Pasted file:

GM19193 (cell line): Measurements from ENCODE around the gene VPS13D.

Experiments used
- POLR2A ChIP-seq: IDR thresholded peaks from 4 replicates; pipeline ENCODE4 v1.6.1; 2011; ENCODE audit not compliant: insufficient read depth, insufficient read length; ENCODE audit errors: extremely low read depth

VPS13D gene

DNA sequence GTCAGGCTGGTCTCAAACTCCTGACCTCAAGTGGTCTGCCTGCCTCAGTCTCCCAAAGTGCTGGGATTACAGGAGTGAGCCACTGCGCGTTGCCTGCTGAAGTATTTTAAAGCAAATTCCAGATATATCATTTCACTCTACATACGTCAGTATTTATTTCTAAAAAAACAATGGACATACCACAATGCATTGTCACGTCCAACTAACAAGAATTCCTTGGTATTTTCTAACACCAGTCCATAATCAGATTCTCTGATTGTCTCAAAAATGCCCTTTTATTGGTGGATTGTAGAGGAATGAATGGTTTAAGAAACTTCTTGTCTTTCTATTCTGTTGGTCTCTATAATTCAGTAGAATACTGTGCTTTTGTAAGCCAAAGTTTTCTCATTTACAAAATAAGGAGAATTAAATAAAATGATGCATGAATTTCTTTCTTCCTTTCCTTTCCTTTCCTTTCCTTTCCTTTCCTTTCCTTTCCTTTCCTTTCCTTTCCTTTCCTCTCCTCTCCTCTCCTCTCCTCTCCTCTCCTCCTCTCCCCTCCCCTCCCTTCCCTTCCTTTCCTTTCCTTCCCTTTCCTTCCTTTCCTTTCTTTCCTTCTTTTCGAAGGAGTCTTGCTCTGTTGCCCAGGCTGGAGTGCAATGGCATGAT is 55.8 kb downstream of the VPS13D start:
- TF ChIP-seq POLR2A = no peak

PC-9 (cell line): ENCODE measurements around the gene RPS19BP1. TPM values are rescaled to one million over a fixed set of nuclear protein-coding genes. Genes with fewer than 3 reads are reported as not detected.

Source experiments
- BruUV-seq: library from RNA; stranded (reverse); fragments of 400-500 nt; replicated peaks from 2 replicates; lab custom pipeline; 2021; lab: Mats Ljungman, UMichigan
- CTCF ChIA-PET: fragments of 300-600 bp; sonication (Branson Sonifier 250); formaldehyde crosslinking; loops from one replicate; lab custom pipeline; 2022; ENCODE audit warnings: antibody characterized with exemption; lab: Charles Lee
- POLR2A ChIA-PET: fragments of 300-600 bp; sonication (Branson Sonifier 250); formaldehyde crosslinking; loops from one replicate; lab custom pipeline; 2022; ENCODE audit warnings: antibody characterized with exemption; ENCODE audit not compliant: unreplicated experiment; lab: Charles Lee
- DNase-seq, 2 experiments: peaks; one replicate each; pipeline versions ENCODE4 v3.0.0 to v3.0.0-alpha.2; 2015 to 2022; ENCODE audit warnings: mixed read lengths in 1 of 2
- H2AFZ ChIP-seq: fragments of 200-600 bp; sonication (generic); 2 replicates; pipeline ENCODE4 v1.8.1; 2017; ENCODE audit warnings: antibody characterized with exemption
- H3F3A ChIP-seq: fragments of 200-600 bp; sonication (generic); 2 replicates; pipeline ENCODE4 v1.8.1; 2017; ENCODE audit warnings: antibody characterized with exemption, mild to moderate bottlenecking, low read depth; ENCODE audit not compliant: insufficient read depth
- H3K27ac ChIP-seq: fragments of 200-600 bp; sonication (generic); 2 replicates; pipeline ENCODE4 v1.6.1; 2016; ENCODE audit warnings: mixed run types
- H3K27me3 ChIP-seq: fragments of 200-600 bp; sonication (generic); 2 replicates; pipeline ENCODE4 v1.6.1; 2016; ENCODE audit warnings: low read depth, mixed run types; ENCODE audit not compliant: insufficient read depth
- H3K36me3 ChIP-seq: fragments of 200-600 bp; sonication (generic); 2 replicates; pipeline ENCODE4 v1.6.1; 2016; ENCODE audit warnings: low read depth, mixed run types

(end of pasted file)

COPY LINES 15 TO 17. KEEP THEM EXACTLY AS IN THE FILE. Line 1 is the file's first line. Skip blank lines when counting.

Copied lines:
- H3K27ac ChIP-seq: fragments of 200-600 bp; sonication (generic); 2 replicates; pipeline ENCODE4 v1.6.1; 2016; ENCODE audit warnings: mixed run types
- H3K27me3 ChIP-seq: fragments of 200-600 bp; sonication (generic); 2 replicates; pipeline ENCODE4 v1.6.1; 2016; ENCODE audit warnings: low read depth, mixed run types; ENCODE audit not compliant: insufficient read depth
- H3K36me3 ChIP-seq: fragments of 200-600 bp; sonication (generic); 2 replicates; pipeline ENCODE4 v1.6.1; 2016; ENCODE audit warnings: low read depth, mixed run types